Chennai dentists extract 526 teeth from mouth of seven-year-old boy

Though there is no problem in the growth of other teeth in the boy, the growth of molar teeth is permanently affected and he requires molar teeth implant in after 16 years of age, the dentists said

Published: 31st July 2019 06:23 PM  |   Last Updated: 31st July 2019 08:30 PM   |  A+A-

Doctors of Saveetha's Pathology and surgical department unmasked 526 teeth from a single site from a seven-year-old boy in chennai.

Doctors of Saveetha's Pathology and surgical department unmasked 526 teeth from a single site from a seven-year-old boy in Chennai. (Photo | Ashwin Prasath)

By Express News Service

CHENNAI: Dentists at Saveetha Dental College and Hospital extracted a whopping 526 teeth from the mouth of a seven-year-old boy from Tiruvallur district in a rare surgery recently.

On Wednesday, dentists said the cause of the condition could be either genetic or environmental.

P Ravindran, a class II student, was brought to the Saveetha Dental College and Hospital with a growing swelling in the right lower jaw.

"The tumour-like growth prevented permanent molar teeth growth in the boy in the affected side. X-Ray and CT scan showed multiple, rudimentary teeth in a bag-like tissue. It took five hours to remove all the minute teeth from the bag-like structure. The weight of the growth was 200 gms," said P Senthilnathan, Professor, Department of Oral and Maxillofacial Surgery, Saveetha Dental College and Hospital.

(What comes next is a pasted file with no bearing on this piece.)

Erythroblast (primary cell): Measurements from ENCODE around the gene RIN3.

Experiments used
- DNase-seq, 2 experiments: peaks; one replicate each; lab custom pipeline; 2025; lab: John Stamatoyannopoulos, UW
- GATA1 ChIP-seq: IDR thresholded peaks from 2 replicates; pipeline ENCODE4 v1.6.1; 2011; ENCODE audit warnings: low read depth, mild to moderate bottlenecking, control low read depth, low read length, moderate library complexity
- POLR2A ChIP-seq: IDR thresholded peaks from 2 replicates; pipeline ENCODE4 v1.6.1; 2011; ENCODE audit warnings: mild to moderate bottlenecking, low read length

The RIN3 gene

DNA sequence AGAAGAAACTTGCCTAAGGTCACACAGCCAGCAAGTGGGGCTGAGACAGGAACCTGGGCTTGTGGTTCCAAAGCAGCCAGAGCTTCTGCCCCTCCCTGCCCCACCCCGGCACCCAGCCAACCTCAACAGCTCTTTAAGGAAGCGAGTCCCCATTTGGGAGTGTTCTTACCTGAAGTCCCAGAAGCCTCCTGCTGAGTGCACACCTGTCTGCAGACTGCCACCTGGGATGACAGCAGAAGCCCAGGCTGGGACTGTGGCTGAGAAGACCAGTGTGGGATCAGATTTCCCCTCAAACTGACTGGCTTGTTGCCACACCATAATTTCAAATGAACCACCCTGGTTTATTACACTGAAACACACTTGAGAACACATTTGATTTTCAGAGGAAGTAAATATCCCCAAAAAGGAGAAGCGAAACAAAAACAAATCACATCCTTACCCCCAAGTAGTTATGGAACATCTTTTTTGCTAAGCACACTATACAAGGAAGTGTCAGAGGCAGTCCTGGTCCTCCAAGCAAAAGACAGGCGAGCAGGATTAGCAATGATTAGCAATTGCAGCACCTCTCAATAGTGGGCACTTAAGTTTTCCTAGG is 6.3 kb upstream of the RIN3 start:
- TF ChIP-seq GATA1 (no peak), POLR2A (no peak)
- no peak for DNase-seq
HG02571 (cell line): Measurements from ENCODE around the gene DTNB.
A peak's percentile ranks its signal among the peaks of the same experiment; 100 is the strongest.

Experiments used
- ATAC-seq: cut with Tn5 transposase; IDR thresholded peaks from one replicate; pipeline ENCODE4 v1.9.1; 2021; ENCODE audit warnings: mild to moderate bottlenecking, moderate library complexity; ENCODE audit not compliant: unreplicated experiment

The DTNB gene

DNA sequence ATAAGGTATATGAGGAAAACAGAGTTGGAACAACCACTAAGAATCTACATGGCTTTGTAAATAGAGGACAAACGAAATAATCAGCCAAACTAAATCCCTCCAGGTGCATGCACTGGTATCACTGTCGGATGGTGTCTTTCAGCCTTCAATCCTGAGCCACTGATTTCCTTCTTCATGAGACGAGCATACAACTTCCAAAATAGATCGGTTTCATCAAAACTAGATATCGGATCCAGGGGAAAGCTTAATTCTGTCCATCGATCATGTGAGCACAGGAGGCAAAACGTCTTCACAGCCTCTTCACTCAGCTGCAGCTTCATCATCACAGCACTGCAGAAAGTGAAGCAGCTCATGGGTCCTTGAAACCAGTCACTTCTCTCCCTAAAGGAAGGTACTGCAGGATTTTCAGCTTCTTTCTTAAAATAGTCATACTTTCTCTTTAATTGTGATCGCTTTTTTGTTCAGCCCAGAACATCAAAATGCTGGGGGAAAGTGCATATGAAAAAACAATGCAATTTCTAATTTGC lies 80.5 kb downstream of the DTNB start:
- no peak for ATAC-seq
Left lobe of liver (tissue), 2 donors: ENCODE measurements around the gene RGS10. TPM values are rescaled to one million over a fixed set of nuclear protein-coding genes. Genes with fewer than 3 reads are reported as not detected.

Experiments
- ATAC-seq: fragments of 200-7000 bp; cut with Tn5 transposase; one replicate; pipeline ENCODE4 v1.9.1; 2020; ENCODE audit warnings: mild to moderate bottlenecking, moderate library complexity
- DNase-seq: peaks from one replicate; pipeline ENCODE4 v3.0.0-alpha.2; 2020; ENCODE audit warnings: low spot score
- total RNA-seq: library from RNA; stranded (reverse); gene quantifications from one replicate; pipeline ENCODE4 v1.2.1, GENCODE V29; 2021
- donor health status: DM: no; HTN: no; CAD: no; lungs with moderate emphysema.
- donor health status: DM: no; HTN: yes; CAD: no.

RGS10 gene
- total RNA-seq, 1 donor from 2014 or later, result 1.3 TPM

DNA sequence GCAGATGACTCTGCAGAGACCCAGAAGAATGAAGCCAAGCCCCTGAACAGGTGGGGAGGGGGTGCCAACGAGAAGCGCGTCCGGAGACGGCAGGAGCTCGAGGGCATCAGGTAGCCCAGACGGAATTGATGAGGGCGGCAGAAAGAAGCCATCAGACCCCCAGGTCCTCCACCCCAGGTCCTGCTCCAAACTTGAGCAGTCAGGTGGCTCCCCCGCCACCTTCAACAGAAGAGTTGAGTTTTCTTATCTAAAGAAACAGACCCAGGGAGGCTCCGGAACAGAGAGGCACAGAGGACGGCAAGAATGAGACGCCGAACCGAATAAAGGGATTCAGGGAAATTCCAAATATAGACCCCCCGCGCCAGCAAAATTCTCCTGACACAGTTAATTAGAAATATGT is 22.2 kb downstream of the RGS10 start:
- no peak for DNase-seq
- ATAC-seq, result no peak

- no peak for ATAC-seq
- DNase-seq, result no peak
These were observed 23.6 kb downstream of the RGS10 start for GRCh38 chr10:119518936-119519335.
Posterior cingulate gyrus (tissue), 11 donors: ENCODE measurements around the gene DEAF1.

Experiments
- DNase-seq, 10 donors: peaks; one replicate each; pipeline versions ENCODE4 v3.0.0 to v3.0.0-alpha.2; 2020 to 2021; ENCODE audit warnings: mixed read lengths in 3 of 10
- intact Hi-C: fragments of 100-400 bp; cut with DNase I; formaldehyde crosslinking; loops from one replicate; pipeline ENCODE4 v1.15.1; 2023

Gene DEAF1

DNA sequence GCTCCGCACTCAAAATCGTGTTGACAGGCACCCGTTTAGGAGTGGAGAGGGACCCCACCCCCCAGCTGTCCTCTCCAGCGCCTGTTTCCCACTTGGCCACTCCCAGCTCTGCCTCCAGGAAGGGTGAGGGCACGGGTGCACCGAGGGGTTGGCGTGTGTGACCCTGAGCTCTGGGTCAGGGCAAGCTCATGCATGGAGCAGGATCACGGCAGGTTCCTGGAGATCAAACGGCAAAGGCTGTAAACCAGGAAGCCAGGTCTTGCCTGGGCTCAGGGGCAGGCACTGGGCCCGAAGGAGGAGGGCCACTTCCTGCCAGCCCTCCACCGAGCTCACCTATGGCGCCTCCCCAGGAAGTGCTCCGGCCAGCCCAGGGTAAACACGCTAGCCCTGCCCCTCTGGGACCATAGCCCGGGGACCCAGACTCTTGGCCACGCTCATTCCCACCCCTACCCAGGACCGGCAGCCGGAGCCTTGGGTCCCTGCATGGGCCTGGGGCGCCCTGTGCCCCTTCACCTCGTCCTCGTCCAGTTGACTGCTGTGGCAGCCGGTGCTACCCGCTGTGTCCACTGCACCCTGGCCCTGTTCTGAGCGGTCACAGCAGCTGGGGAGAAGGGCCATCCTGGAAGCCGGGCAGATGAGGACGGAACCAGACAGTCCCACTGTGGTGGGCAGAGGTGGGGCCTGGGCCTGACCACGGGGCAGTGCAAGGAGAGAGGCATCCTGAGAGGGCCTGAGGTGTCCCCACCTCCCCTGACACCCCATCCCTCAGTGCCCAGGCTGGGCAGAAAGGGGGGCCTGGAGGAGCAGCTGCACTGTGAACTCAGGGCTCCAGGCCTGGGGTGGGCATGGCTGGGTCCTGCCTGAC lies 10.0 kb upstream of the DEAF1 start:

Dentists said that since the boy was brought at an early stage, it didn't affect much of the tissue in his mouth and they could remove the sac-like structure in a conventional method. "We gave general anaesthesia to the patient and removed the complete growth in a one-and-half-hour procedure. He did not require jaw reconstruction," added Dr Senthilnathan.

Dr Pratibha Ramani, Professor and Head of Department of Oral and Maxillofacial Pathology, said, "Though the cause of the condition is not known, genetics could be one of the reasons. The environment could also play an important role. We have taken up a study to see if radiation from mobile phone towers is a factor in such conditions."

Though there is no problem in the growth of other teeth in the boy, the growth of molar teeth is permanently affected and he requires molar implants after turning 16, the dentists said.

"The surgery was performed free of cost on July 11. We were doubtful about the success of the procedure when they showed us the CT scan. Then somehow we gained courage and went ahead with it," said S Prabhudoss, father of the boy.

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  • mnb

    ouch
    20 days ago reply
  • Linda Dacierno

    Maybe he has Ehlers Danlos Syndrome.
    21 days ago reply
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